Then come the 1970’s. Open wheel is low, NHRA slowly starts to lose ground. NASCAR & TransAm are hosting events coast to coast at local tracks. They are affordable, families can go for an entire weekend and camp. We get to the 80’s, NASCAR is approaching it’s peak. TransAm is on the slide. Open wheel is starting it’s comeback. 90’s hit and you see NASCAR at its peak, open wheel is back in popularity. Sponsors, big corporations see stands full of fans and get in line to get on a car. TV sees this so they start paying money that sanctioning bodies can’t pass up to get these sports on TV.

Then IndyCar tries to off itself by fracturing down the center. NASCAR loses some huge stars, drivers that people grew up watching. Prices have gotten so high that families have to budget for just one race instead of three or four. Then NASCAR in conjunction with SMI and ISC leave the small local tracks. You get a ton of 1.5 mile tracks. So the racing is similar at all these venues. This is all because so many people wanted to go. Now you have hundreds of thousands of seats and suddenly people get burnt out. They’ve seen the races in person. Plus who wants to sit shoulder to shoulder with 110,000 people? So people start leaving.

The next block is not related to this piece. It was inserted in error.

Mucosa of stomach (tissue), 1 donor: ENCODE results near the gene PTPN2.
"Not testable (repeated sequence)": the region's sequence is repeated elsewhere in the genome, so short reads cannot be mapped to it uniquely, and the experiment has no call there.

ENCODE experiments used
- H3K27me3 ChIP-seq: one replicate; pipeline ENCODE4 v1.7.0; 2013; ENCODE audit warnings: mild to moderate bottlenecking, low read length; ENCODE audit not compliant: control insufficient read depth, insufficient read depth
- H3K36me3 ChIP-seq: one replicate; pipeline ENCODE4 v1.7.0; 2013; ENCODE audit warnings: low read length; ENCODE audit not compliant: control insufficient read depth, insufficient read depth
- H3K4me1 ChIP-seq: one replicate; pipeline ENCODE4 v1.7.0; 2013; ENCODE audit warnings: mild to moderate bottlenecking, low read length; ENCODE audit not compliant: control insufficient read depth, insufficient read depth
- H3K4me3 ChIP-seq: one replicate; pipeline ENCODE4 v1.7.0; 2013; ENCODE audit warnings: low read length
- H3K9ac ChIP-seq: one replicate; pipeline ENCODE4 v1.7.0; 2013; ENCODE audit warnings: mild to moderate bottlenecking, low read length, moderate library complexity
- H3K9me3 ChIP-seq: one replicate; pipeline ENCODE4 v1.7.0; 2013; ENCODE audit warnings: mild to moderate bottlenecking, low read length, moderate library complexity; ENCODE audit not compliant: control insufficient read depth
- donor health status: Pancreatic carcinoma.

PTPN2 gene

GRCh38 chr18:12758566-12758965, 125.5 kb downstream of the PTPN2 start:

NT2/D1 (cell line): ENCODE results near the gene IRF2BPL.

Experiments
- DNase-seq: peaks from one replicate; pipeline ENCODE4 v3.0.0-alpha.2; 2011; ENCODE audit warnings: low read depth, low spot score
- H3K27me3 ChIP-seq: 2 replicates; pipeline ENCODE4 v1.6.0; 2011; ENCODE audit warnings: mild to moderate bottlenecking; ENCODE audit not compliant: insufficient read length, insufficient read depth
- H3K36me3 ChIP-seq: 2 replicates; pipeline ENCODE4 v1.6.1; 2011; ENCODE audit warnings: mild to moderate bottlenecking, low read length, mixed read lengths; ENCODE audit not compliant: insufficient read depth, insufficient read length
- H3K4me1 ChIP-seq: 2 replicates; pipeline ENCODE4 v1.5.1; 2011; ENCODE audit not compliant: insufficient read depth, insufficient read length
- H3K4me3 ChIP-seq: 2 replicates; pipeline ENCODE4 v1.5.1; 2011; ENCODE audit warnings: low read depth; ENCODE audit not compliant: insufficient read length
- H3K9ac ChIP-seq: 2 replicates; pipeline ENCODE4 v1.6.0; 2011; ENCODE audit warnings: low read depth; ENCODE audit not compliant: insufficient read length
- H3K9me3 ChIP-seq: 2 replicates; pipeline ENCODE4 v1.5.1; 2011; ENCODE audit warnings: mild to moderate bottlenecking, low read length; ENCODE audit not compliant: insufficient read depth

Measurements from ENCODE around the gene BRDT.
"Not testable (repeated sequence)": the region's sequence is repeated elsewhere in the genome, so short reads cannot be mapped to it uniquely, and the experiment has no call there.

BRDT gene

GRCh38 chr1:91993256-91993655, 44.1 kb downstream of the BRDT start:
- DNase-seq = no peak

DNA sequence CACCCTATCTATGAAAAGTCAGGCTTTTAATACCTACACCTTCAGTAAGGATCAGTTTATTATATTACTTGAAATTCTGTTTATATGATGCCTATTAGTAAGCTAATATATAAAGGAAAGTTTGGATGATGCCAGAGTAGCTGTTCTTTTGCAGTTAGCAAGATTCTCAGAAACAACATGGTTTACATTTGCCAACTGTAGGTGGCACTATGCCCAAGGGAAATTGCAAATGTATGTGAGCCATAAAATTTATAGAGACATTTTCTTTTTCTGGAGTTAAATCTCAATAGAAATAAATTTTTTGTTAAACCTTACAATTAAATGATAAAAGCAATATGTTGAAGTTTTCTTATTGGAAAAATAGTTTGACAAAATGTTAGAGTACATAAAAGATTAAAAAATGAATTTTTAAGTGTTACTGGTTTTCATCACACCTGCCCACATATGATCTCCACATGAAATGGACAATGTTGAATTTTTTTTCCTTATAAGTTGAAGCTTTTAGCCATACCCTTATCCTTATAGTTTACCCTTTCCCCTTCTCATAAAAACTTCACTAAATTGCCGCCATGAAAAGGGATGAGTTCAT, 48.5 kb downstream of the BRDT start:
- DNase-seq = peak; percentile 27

Where do they go? They still love Motorsports. They go back to road racing, local tracks, places they can afford to go to regularly. With cable having all the races they can stay home and watch NASCAR. IndyCar reforms with the best of the best, they listen to fans and try to give them what they want, within reason. NASCAR has long term deals that keep them at tracks that people just don’t want to go to anymore. Now people stay home and rather than buy cable or go to the race, they live stream the race. They see it in different ways.